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Dom. St. George Select Reserves White Zinfandel 1998

Rosé from Sonoma County, California
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    Dom. St. George

    Domaine St. George

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    Domaine St. George, Sonoma County, California
    The Domaine Saint George vineyards date back to 1928, when Giovanni Cambiaso found an ideal tract of land in Sonoma County above the Russian River and planted a vineyard. Since then the soils and microclimates of Sonoma County have been discovered to offer ideal growing conditions for premium wine grapesThe Cambiaso Winery, founded in 1934, was renamed the Domaine Saint George Winery in 1986 following the introduction and extraordinary popularity of that brand. The vineyards were replanted in 1995 to select clones of Cabernet Sauvignon and Merlot. In outstanding vintages, an estate-bottled Cabernet Sauvignon is produced from the "home" vineyard, a wine that typically sells out upon release. The 1994 vintage of this STG Russian River Valley Cabernet Sauvignon was named "The Best Red Wine of the Year" by the noted syndicated wine writer Jerry D. Mead. The vineyards at Domaine Saint George have a history which parallels that of Sonoma County as a source of world-class varietal wines.

    Sonoma County

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    Home to a diverse array of smaller AVAs with varied microclimates and soil types, Sonoma County has something for nearly every wine lover. Physically twice as large as Napa, the region only produces about half the amount of wine, but what it lacks in quantity it makes up for in both quality and variety. With its laid-back atmosphere and down-to-earth attitude, the wineries of Sonoma are appreciated by wine tourists for their friendliness and approachability. The entire county intends to become a 100% sustainable winegrowing region by 2019.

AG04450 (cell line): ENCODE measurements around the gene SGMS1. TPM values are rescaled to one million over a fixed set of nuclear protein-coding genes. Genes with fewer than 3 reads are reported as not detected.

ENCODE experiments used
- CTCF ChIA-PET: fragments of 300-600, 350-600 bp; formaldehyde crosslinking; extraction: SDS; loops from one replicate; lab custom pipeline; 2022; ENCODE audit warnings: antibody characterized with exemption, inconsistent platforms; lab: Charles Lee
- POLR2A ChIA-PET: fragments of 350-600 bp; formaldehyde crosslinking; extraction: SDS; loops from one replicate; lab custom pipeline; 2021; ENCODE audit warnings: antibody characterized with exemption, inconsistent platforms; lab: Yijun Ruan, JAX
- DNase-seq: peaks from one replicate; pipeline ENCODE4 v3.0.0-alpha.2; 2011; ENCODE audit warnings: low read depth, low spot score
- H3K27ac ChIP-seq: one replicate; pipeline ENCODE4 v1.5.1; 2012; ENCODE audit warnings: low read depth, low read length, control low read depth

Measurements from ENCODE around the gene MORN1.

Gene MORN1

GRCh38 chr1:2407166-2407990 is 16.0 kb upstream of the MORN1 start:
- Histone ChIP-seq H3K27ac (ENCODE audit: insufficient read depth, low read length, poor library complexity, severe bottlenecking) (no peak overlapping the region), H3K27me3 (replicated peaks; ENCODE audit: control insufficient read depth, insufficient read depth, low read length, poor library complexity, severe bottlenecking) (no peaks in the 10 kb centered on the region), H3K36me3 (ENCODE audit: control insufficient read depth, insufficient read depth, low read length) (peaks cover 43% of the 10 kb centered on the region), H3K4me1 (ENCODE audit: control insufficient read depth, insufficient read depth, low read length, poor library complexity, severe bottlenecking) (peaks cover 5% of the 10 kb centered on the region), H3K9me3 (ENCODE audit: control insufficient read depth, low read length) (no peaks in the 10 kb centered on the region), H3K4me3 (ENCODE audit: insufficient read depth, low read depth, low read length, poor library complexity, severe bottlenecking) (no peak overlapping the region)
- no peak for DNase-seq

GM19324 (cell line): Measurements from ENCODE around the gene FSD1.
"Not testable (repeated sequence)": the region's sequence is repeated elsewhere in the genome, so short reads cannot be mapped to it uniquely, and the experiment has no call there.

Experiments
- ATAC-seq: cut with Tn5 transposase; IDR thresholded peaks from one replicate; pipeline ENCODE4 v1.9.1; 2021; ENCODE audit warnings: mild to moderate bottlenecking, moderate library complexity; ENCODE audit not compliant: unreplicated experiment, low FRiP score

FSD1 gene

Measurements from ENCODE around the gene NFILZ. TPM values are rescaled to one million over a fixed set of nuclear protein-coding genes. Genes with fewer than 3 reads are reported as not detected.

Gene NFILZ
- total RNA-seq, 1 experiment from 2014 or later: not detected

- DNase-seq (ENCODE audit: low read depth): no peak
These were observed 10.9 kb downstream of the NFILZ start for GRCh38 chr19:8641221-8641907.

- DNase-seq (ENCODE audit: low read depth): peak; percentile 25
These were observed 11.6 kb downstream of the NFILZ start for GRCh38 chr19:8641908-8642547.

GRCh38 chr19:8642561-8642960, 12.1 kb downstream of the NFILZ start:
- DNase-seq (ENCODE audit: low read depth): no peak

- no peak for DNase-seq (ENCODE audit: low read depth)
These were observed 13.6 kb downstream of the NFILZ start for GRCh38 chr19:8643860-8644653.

Grape varieties are carefully selected to reflect the best attributes of their sites—Dry Creek Valley’s consistent sunshine is ideal for Zinfandel, while the warm Alexander Valley is responsible for rich, voluptuous Cabernet Sauvignon. Chardonnay and Pinot Noir are important throughout the county, most notably in the cooler AVAs of Russian River and Sonoma Valleys, Carneros, and Fort Ross-Seaview. Sauvignon Blanc, Merlot, and Syrah have also found a firm footing here.

    Rosé Wine

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    Whether it’s playful and fun or savory and serious, most rosé today is not your grandmother’s White Zinfandel, though that category remains strong. Pink wine has recently become quite trendy, and this time around it’s commonly quite dry. It is produced throughout the world from a vast array of grape varieties, but the most successful sources are California, southern France (particularly Provence), and parts of Spain and Italy.

    Since the pigment in red wines comes from keeping fermenting juice in contact with the grape skins for an extended period, it follows that a pink wine can be made using just a brief period of skin contact—usually just a couple of days. The resulting color will depend on the grape variety and the winemaking style, ranging from pale salmon to deep magenta. These wines are typically fresh and fruity, fermented at cool temperatures in stainless steel to preserve the primary aromas and flavors. Most rosé, with a few notable exceptions, should be drunk rather young, within a few years of the vintage.

    CPA62976_1998 Item# 16255